I agree that one should delineate between protecting the assets of the beneficiary from a non-property issue vs. a direct property related issue (like a slip and fall at a rental property). For further example, my associate in Florida protected 250,000 of equity in properties held in land trusts because the previous owner’s bankruptcy’s trustee could not figure out who actually “owned” the property. I personally protected 40,000 in equity last year when the previous owner’s bankruptcy’s attorney did not understand land trusts (I had purchased the beneficial interests in three land trusts). The point here being that since most people do not know about or understand land trusts there is a definite by-product…asset protection at the ground level. I could go on and on but will end this post for now.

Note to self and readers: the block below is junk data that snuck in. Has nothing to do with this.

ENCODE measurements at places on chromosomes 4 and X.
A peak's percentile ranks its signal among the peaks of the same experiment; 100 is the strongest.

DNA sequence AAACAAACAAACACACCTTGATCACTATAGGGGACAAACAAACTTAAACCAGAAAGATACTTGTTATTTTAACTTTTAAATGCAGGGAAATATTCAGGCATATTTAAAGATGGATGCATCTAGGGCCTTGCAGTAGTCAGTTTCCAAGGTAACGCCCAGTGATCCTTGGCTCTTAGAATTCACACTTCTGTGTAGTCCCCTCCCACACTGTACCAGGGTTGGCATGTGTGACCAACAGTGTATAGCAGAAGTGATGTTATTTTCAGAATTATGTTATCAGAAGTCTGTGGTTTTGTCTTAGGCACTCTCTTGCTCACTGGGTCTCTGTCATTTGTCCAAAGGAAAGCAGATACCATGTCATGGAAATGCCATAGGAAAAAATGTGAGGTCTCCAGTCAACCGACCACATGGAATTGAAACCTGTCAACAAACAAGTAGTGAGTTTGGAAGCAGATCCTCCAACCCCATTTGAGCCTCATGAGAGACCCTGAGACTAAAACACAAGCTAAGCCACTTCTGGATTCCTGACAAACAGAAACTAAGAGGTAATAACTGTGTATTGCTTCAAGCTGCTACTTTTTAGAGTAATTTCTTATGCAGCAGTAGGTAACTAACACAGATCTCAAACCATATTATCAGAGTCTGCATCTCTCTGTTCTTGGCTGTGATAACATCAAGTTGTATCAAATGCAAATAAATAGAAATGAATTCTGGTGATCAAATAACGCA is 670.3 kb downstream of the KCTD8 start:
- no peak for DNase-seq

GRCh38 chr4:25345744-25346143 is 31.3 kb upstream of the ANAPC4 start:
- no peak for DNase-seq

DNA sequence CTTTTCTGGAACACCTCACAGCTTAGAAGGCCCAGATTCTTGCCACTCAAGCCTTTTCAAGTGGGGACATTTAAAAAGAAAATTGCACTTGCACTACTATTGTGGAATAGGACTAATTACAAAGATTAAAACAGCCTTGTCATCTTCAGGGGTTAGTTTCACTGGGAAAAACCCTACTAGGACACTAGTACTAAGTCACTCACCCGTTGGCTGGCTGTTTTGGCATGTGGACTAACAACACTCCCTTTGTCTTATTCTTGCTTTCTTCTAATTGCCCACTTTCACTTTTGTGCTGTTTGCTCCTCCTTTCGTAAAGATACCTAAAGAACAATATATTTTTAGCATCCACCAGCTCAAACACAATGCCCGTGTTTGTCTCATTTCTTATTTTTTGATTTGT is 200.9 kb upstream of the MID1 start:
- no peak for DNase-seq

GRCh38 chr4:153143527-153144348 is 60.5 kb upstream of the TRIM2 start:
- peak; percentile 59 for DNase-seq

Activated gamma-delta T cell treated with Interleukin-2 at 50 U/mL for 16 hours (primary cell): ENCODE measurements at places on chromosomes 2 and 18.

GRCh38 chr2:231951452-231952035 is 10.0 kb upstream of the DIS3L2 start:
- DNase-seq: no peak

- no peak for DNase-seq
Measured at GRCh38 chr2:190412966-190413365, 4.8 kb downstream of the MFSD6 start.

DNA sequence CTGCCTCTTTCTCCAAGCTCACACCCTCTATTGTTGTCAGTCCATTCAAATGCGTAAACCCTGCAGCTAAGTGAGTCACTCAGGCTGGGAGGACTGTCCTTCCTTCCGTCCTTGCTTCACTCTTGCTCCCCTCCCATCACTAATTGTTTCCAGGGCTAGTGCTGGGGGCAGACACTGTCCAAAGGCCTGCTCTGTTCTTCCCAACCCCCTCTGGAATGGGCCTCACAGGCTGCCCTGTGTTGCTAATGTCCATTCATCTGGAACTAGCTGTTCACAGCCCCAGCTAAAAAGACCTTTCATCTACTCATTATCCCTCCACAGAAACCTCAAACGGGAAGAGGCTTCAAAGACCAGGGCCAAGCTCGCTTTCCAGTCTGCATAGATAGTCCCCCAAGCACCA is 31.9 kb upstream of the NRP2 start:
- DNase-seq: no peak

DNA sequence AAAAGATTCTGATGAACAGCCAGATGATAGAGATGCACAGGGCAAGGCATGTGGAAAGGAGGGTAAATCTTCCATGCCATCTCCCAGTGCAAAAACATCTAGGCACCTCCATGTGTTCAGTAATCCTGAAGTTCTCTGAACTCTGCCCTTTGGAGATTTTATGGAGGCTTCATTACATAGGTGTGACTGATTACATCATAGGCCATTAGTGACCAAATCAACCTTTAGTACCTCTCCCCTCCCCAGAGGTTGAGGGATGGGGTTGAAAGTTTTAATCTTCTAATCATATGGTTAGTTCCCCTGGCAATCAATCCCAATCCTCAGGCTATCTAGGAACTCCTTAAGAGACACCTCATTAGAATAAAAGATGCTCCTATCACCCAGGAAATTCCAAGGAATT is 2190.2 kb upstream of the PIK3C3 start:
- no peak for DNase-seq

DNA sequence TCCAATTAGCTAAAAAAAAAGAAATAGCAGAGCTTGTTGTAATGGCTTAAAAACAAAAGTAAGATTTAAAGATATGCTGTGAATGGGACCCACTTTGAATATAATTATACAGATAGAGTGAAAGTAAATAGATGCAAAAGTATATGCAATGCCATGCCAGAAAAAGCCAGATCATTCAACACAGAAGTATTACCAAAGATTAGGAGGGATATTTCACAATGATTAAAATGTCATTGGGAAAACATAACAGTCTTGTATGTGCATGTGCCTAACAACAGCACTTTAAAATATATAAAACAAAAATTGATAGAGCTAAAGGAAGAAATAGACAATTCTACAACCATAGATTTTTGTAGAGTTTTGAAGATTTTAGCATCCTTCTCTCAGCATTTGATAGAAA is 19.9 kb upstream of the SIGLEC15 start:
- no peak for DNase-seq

Thanks for being pro-land trusts and keep up the informational posts.

        • Clint, thank you for posting on this particular topic.

          Randy, thank you for clarifying this topic and how the state of IL’s protocol is on land trust for re investment purposes especially for myself who is just beginning to get myself educated in re before diving in. I’ll keep your contact since I’m also in IL. It just shows that every state is different when it comes to handling re investment. really great to know.

    • Clint
      Thank you! Very helpful advice. Also, I am in state of PA. It seems as though this state may insist I pay transfer tax when I deed property to land trust. The state views it as a business trust not a living trust.